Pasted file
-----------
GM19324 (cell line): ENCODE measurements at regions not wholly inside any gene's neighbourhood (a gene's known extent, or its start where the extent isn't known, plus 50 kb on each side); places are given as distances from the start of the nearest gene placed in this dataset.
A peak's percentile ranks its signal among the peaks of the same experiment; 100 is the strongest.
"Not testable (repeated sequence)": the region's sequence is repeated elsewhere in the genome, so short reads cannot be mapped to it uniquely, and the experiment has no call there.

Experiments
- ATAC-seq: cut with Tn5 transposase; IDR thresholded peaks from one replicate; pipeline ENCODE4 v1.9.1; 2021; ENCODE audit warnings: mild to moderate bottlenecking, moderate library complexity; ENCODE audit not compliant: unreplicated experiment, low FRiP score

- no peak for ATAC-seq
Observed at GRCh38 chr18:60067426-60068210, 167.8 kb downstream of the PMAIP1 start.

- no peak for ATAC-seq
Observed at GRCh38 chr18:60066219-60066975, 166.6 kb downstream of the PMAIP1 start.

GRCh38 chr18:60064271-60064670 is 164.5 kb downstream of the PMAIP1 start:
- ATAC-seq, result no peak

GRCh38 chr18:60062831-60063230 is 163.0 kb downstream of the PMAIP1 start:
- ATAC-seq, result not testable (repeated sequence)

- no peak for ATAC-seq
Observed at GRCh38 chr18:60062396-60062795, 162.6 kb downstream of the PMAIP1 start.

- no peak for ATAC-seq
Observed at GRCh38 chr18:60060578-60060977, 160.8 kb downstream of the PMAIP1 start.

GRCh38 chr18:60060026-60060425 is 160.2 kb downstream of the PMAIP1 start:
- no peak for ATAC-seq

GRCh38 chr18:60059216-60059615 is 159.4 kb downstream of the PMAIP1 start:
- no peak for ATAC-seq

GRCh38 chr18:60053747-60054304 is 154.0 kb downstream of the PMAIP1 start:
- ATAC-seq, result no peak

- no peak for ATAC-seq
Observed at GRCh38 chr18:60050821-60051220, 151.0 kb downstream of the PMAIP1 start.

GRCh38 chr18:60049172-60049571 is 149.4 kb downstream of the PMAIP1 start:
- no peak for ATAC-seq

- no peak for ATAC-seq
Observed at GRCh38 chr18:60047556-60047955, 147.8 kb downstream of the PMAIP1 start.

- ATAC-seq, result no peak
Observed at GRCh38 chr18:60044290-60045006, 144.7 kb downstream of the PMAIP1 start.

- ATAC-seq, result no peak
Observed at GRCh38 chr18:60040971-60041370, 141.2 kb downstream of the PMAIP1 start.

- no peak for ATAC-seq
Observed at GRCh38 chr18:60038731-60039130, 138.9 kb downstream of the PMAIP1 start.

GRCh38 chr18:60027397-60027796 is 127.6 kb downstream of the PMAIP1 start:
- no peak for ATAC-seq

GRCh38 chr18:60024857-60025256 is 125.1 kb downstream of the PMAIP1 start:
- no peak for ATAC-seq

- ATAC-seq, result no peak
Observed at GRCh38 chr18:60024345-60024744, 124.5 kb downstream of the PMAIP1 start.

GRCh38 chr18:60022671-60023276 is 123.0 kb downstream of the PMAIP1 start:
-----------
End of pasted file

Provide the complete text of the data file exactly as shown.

GM19324 (cell line): ENCODE measurements at regions not wholly inside any gene's neighbourhood (a gene's known extent, or its start where the extent isn't known, plus 50 kb on each side); places are given as distances from the start of the nearest gene placed in this dataset.
A peak's percentile ranks its signal among the peaks of the same experiment; 100 is the strongest.
"Not testable (repeated sequence)": the region's sequence is repeated elsewhere in the genome, so short reads cannot be mapped to it uniquely, and the experiment has no call there.

Experiments
- ATAC-seq: cut with Tn5 transposase; IDR thresholded peaks from one replicate; pipeline ENCODE4 v1.9.1; 2021; ENCODE audit warnings: mild to moderate bottlenecking, moderate library complexity; ENCODE audit not compliant: unreplicated experiment, low FRiP score

- no peak for ATAC-seq
Observed at GRCh38 chr18:60067426-60068210, 167.8 kb downstream of the PMAIP1 start.

- no peak for ATAC-seq
Observed at GRCh38 chr18:60066219-60066975, 166.6 kb downstream of the PMAIP1 start.

GRCh38 chr18:60064271-60064670 is 164.5 kb downstream of the PMAIP1 start:
- ATAC-seq, result no peak

GRCh38 chr18:60062831-60063230 is 163.0 kb downstream of the PMAIP1 start:
- ATAC-seq, result not testable (repeated sequence)

- no peak for ATAC-seq
Observed at GRCh38 chr18:60062396-60062795, 162.6 kb downstream of the PMAIP1 start.

- no peak for ATAC-seq
Observed at GRCh38 chr18:60060578-60060977, 160.8 kb downstream of the PMAIP1 start.

GRCh38 chr18:60060026-60060425 is 160.2 kb downstream of the PMAIP1 start:
- no peak for ATAC-seq

GRCh38 chr18:60059216-60059615 is 159.4 kb downstream of the PMAIP1 start:
- no peak for ATAC-seq

GRCh38 chr18:60053747-60054304 is 154.0 kb downstream of the PMAIP1 start:
- ATAC-seq, result no peak

- no peak for ATAC-seq
Observed at GRCh38 chr18:60050821-60051220, 151.0 kb downstream of the PMAIP1 start.

GRCh38 chr18:60049172-60049571 is 149.4 kb downstream of the PMAIP1 start:
- no peak for ATAC-seq

- no peak for ATAC-seq
Observed at GRCh38 chr18:60047556-60047955, 147.8 kb downstream of the PMAIP1 start.

- ATAC-seq, result no peak
Observed at GRCh38 chr18:60044290-60045006, 144.7 kb downstream of the PMAIP1 start.

- ATAC-seq, result no peak
Observed at GRCh38 chr18:60040971-60041370, 141.2 kb downstream of the PMAIP1 start.

- no peak for ATAC-seq
Observed at GRCh38 chr18:60038731-60039130, 138.9 kb downstream of the PMAIP1 start.

GRCh38 chr18:60027397-60027796 is 127.6 kb downstream of the PMAIP1 start:
- no peak for ATAC-seq

GRCh38 chr18:60024857-60025256 is 125.1 kb downstream of the PMAIP1 start:
- no peak for ATAC-seq

- ATAC-seq, result no peak
Observed at GRCh38 chr18:60024345-60024744, 124.5 kb downstream of the PMAIP1 start.

GRCh38 chr18:60022671-60023276 is 123.0 kb downstream of the PMAIP1 start: